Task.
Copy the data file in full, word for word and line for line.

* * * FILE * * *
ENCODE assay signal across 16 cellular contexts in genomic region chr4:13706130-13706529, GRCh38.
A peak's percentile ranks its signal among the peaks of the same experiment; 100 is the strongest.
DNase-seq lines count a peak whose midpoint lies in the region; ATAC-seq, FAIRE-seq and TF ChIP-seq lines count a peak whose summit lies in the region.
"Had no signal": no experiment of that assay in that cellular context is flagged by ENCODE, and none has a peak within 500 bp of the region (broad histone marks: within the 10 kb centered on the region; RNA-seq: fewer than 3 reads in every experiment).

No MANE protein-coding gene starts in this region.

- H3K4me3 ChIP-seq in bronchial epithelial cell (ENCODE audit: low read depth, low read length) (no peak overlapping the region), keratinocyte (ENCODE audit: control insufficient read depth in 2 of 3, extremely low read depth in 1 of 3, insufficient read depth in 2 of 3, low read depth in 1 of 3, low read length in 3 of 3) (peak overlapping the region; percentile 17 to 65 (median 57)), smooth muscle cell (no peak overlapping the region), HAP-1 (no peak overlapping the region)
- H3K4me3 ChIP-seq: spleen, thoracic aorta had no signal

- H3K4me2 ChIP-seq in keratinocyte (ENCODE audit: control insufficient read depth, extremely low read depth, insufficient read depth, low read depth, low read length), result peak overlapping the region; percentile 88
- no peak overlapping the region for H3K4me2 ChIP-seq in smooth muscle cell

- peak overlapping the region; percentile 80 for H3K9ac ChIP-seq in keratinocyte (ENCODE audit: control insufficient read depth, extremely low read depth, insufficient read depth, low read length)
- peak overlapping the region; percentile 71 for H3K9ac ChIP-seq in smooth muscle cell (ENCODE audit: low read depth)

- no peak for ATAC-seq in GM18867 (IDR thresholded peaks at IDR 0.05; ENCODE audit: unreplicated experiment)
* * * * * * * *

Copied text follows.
ENCODE assay signal across 16 cellular contexts in genomic region chr4:13706130-13706529, GRCh38.
A peak's percentile ranks its signal among the peaks of the same experiment; 100 is the strongest.
DNase-seq lines count a peak whose midpoint lies in the region; ATAC-seq, FAIRE-seq and TF ChIP-seq lines count a peak whose summit lies in the region.
"Had no signal": no experiment of that assay in that cellular context is flagged by ENCODE, and none has a peak within 500 bp of the region (broad histone marks: within the 10 kb centered on the region; RNA-seq: fewer than 3 reads in every experiment).

No MANE protein-coding gene starts in this region.

- H3K4me3 ChIP-seq in bronchial epithelial cell (ENCODE audit: low read depth, low read length) (no peak overlapping the region), keratinocyte (ENCODE audit: control insufficient read depth in 2 of 3, extremely low read depth in 1 of 3, insufficient read depth in 2 of 3, low read depth in 1 of 3, low read length in 3 of 3) (peak overlapping the region; percentile 17 to 65 (median 57)), smooth muscle cell (no peak overlapping the region), HAP-1 (no peak overlapping the region)
- H3K4me3 ChIP-seq: spleen, thoracic aorta had no signal

- H3K4me2 ChIP-seq in keratinocyte (ENCODE audit: control insufficient read depth, extremely low read depth, insufficient read depth, low read depth, low read length), result peak overlapping the region; percentile 88
- no peak overlapping the region for H3K4me2 ChIP-seq in smooth muscle cell

- peak overlapping the region; percentile 80 for H3K9ac ChIP-seq in keratinocyte (ENCODE audit: control insufficient read depth, extremely low read depth, insufficient read depth, low read length)
- peak overlapping the region; percentile 71 for H3K9ac ChIP-seq in smooth muscle cell (ENCODE audit: low read depth)

- no peak for ATAC-seq in GM18867 (IDR thresholded peaks at IDR 0.05; ENCODE audit: unreplicated experiment)